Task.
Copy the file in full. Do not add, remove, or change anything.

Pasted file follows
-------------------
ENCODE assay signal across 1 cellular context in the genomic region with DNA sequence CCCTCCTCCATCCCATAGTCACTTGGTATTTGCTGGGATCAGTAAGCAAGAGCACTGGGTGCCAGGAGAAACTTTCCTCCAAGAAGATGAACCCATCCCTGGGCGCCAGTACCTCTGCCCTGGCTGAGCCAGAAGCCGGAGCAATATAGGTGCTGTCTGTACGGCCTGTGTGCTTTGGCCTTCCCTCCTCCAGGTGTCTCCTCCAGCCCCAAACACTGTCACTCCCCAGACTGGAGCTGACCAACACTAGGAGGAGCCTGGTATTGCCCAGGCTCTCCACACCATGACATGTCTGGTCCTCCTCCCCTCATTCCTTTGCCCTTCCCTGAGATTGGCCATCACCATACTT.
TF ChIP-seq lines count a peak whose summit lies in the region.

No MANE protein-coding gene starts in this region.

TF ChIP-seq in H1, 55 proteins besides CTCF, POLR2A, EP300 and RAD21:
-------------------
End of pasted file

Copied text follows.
ENCODE assay signal across 1 cellular context in the genomic region with DNA sequence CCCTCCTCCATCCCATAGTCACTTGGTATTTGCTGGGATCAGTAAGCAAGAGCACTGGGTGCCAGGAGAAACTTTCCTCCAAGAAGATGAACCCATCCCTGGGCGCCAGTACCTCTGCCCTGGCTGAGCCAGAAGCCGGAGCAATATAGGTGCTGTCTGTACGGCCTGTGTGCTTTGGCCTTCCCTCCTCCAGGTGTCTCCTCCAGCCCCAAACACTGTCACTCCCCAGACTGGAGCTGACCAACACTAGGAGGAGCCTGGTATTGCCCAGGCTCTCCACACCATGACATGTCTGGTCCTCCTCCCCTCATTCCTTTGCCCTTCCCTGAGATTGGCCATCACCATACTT.
TF ChIP-seq lines count a peak whose summit lies in the region.

No MANE protein-coding gene starts in this region.

TF ChIP-seq in H1, 55 proteins besides CTCF, POLR2A, EP300 and RAD21: